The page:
The Supreme Court of the United States on Tuesday cleared the way for the first federal executions in 17 years. The top court's 5-to-4 decision overturned an order by a lower court that the death sentences should be delayed due to the possible effects of the chosen method of execution.
"We vacate the District Court's preliminary injunction so that the executions may proceed as planned," the Supreme Court ruled. The decision refers to four scheduled executions.
The executions were suspended earlier by US District Judge Tanya Chutkan to allow for legal challenges to drugs selected for use in the lethal injection.
"The Government has produced competing expert testimony of its own, indicating that any pulmonary edema occurs only after the prisoner has died or been rendered fully insensate," the Supreme Court said in an unsigned ruling, referring to a legal objection made to the ethical use of lethal injection.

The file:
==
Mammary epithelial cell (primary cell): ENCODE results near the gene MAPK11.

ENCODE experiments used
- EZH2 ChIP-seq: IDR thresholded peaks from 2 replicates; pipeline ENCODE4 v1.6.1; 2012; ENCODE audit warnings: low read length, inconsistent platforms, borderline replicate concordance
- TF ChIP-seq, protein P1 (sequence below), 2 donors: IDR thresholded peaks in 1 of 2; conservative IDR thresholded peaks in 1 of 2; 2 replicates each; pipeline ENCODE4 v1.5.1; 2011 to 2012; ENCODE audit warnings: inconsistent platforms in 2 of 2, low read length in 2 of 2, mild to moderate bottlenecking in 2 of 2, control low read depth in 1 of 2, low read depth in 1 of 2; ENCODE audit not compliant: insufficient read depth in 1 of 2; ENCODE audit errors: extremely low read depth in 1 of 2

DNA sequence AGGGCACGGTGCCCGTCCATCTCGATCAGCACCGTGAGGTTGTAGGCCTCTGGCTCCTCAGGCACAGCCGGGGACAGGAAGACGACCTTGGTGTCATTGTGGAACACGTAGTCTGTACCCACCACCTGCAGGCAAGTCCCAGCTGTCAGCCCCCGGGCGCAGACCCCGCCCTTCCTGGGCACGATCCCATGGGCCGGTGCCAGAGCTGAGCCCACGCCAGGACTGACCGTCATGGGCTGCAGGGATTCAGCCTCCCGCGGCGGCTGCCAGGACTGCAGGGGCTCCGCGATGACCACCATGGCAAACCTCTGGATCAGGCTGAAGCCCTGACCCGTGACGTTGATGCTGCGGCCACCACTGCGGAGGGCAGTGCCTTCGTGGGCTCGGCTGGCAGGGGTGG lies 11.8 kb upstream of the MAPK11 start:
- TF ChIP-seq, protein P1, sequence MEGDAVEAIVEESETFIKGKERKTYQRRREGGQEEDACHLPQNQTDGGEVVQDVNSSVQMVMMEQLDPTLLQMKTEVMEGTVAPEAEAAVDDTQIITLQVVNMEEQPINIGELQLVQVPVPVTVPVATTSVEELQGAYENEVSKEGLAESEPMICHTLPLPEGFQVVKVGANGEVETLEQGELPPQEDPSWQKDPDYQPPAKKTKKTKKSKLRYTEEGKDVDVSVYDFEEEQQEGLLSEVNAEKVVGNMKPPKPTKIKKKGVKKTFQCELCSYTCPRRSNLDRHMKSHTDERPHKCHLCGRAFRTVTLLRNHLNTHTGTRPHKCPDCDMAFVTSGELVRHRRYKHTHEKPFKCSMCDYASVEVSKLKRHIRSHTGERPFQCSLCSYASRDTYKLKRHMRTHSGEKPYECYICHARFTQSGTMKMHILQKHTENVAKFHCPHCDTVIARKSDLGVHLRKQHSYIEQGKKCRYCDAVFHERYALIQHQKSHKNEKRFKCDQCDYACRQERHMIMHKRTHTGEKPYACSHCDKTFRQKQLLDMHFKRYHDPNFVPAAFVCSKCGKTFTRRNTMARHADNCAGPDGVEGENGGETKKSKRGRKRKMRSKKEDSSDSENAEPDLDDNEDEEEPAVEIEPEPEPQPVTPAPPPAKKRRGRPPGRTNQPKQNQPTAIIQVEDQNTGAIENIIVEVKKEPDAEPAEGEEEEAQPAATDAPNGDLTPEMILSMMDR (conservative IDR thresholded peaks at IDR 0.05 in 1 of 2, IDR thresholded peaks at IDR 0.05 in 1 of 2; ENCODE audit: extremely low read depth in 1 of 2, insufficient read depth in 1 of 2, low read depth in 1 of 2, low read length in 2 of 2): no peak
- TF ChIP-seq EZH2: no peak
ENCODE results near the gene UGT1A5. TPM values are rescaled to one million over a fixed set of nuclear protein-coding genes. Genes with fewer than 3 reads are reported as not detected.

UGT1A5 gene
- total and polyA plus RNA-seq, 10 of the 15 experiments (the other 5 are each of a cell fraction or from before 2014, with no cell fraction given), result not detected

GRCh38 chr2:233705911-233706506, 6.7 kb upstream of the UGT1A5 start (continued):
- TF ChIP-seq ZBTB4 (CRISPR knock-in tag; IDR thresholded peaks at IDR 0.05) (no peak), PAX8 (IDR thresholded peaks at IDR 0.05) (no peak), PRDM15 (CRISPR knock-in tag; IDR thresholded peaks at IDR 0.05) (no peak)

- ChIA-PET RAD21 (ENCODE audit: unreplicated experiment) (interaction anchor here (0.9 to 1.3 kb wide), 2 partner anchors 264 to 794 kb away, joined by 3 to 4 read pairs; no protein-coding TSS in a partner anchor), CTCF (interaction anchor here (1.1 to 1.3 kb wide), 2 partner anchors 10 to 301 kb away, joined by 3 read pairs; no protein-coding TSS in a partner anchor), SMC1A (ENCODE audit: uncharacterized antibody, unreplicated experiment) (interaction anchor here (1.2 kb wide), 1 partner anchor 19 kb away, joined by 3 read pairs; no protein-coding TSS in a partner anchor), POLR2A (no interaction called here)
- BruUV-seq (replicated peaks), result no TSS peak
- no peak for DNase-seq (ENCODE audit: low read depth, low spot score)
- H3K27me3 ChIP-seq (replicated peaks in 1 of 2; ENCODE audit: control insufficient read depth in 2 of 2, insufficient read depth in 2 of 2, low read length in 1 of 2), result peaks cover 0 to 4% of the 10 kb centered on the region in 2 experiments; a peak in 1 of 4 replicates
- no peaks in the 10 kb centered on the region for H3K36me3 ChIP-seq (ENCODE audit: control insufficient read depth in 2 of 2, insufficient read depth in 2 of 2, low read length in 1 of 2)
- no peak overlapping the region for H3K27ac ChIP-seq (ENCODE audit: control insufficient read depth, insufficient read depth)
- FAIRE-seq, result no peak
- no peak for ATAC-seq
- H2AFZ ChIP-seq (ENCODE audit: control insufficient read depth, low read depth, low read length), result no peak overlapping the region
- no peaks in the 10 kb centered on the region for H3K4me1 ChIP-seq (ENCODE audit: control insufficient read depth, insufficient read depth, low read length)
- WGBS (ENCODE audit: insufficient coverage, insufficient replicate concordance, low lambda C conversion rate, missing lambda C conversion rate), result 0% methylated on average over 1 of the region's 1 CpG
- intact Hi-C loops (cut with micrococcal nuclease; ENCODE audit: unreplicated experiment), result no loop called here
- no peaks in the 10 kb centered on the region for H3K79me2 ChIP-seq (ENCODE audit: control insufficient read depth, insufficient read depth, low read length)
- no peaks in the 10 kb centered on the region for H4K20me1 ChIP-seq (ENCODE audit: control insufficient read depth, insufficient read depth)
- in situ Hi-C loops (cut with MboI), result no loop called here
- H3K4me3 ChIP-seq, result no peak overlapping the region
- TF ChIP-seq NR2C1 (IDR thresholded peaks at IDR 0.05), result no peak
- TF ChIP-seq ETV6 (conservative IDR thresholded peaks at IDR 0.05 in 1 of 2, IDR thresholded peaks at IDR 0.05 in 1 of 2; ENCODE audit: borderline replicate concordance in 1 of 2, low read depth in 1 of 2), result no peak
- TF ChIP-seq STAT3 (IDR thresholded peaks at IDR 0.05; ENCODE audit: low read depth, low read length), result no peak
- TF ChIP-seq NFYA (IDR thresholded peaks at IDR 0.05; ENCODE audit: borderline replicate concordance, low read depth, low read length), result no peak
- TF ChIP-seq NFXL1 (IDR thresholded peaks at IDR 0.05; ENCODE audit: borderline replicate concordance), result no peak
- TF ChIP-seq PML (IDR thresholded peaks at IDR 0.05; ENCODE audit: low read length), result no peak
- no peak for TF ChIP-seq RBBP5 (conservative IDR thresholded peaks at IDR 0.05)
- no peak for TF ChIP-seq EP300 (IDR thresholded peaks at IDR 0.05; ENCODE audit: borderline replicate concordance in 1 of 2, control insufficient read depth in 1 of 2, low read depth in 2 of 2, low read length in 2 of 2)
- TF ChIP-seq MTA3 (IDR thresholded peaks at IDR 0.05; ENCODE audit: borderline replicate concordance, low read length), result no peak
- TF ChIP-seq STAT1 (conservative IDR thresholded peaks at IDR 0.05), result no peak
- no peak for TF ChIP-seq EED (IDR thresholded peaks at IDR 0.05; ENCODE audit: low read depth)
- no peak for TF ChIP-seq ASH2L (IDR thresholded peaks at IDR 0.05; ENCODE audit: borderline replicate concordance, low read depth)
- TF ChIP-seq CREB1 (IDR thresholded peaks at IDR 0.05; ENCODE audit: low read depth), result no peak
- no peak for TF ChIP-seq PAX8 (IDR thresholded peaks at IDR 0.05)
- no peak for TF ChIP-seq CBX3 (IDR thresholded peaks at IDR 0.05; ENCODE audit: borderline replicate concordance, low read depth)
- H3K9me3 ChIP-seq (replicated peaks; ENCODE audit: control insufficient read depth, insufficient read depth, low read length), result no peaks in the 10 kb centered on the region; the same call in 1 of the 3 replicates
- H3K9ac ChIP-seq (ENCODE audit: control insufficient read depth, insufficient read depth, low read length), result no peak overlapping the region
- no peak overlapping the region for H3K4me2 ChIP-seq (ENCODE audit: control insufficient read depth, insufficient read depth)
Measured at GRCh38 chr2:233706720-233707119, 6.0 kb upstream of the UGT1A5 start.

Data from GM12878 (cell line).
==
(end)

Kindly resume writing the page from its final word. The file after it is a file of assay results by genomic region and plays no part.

The district court judge's decision to postpone the death of a former white supremacist convicted with another man of murdering a family of three and attempting to found an "Aryan People's Republic" said the use of a single drug, pentobarbital, to carry out the executions could cause "extreme pain and needless suffering" and may violate a constitutional ban on cruel and unusual punishment.
An appeals court had upheld that order before the Supreme Court vacated it.
The man would be the first federal prisoner to be executed since 2003 and the first since President Donald Trump announced he would resume federal executions.
Two other executions are scheduled this week, and a fourth man is set to be executed in August.
While the stop the executions applied to federal prisoners, individual US states have continued carrying out the death penalty for people convicted of crimes in state courts.
Capital punishment is legal in 28 of the country's 50 states. Seven people have been executed in US states in 2020. In 2019, 22 people were executed in the United States, the only developed Western nation where capital punishment remains legal.